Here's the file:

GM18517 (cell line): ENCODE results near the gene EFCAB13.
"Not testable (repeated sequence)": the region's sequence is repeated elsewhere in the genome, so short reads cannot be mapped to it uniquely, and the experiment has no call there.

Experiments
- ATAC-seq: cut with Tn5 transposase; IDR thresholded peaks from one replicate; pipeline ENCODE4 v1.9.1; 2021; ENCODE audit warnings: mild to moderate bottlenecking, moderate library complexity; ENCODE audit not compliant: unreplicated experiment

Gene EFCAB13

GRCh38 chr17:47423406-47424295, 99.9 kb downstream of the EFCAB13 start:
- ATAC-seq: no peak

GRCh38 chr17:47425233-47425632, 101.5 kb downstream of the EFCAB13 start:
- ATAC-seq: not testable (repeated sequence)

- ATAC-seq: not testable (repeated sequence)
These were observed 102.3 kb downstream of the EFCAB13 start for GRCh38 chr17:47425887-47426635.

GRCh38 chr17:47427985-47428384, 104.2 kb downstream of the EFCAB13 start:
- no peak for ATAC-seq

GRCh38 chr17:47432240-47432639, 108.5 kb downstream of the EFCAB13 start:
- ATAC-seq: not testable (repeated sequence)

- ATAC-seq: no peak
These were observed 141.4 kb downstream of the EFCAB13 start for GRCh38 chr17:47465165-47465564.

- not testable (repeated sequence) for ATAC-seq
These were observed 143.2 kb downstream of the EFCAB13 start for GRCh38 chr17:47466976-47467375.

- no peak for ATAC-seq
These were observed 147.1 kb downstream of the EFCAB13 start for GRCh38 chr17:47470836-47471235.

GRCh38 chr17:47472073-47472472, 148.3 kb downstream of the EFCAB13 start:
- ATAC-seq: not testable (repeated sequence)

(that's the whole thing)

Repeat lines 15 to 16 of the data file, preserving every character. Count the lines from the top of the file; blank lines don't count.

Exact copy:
- ATAC-seq: not testable (repeated sequence)

- ATAC-seq: no peak